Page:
“Supervisory measures have contributed to some strengthening of lending standards.”
This 10-word sentence from the Reserve Bank of Australia (RBA) on Australia’s housing market in its March monetary policy statement could signal something important.
It seems to be a step back from the more confident tone expressed just one month earlier when it said “supervisory measures have strengthened lending standards and some lenders are taking a more cautious attitude to lending in certain segments”.
“Some” strengthening. Like many of our report cards from school, that sounded like code for “could do better”.
Does “could do better” mean tighter macroprudential policies to slow the housing market may be on the way, coming on top of the 10% annual cap on investor credit growth implemented by Australia’s banking regulator, APRA, in late 2014.
As this chart from Citibank shows, while the annual cap initially slowed investor activity when it was first introduced, that trend reversed in 2016, perhaps in response to the two rate cuts delivered by the RBA and concern over proposed changes to negative gearing concessions should Labor have taken office following Australia’s federal election.
Even before Tuesday’s policy statement was released, Bill Evans, Westpac’s well-respected chief economist, suggested that tighter lending restrictions were likely. And now, in the wake of the RBA’s latest tweak, it seems that other economists are now warming to that view.
“It’s possibly a sign that more macro prudential measures to slow property market investment may be on the way,” said Shane Oliver, chief economist at AMP Capital.
Scott Haslem of UBS agreed, suggesting that “this raises the possibility of more macro-prudential policy in the future”.
They’re not alone.
Almost as quickly as house prices in Sydney and Melbourne have risen — the very reason additional measures are being discussed — so too have the numbers who think that APRA, in consultation with the RBA, will tighten restrictions further, specifically towards investors.
Craig Williams, Brendan Sproules and Andrew Tam, equity researchers at Citibank, share the view that further regulatory intervention is likely, noting that recent commentary from Australian regulators, along with the OECD and ratings agency Standard and Poor’s, suggests that concern over financial instability is growing.
“Recently, two prominent global agencies, OECD and ratings agency S&P have raised significant concerns about the financial stability of the Australian economy from the strength of the housing market,” they say.
“Both institutions highlight the inherent risk in the economy that a house price retracement may have on household consumption and a resultant surge in mortgage defaults.”
And they believe there have been several instances recently that suggest Australian regulators — APRA, ASIC and the RBA — are also becoming concerned about the continued property market surge.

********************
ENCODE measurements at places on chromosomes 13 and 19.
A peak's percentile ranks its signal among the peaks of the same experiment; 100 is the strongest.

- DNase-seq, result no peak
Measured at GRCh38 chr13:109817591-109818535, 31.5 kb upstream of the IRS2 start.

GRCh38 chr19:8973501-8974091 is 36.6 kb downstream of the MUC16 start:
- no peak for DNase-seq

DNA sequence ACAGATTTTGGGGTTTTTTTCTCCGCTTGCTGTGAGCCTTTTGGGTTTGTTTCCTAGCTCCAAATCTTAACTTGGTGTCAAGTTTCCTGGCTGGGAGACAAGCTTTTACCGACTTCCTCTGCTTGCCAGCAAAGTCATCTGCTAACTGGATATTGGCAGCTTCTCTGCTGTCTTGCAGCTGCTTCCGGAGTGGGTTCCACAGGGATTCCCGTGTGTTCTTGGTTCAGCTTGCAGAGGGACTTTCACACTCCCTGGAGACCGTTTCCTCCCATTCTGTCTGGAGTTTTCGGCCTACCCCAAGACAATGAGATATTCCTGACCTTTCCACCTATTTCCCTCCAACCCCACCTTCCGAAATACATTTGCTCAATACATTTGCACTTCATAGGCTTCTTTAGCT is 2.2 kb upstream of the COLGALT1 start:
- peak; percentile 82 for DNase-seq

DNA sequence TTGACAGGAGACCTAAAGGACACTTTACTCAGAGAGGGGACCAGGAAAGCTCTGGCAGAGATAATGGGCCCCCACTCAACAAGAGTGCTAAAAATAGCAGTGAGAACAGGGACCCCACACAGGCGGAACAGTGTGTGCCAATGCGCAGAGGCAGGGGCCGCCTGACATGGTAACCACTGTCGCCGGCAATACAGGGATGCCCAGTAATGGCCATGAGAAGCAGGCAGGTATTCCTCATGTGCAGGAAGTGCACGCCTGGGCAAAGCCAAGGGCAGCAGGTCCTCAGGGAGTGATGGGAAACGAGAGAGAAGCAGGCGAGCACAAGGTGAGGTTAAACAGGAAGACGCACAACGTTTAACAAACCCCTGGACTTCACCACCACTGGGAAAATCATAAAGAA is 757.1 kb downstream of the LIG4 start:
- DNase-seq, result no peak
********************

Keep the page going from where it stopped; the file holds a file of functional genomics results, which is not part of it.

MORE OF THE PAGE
“ASIC has brought civil proceedings against Westpac for failing to properly assess whether potential borrowers could repay their home loans. This is despite a lack of customer losses from these practices and the alleged practices no longer forming part of current policy or practices,” they say.
They also note that APRA has also advised banks that their books are too heavily concentrated to property lending, and suggest that the regulator has also “pulled some banks aside” to slow investor lending before they hit the 10% cap and triggering the need to apply penalties.
And RBA governor Philip Lowe has also expressed a reluctance to cut rates further given his concerns that it will only fuel growth in housing credit and house prices, seemingly an admission that Sydney and Melbourne’s housing markets are preventing the bank from easing policy further to boost inflation and lower unemployment, two of its three policy mandates.
When it looks like a duck and quacks like a duck, it is a sign that further policy restrictions are on the way?
APRA wouldn’t be alone in implementing even stricter measures to cool the exuberance of home buyers, with the likes of Hong Kong, New Zealand and Singapore all adopting a similar staggered approach in recent years.
Citi thinks that if tighter measures are introduced as they have been elsewhere, they will likely be centred around loan serviceability and a curtailment in investor activity.
Some of the possible policy responses floated by Citi are shown in the chart below.
No one really knows whether they or other measures will be required, perhaps aside from the regulators of course, and a lot will depend on the evolution in house prices and investor housing finance in the months ahead.
Markets will get some further clarification on that front on Friday when the ABS releases updated housing finance data for January.
The markets, policymakers and prospective housing investors will not doubt be watching closely.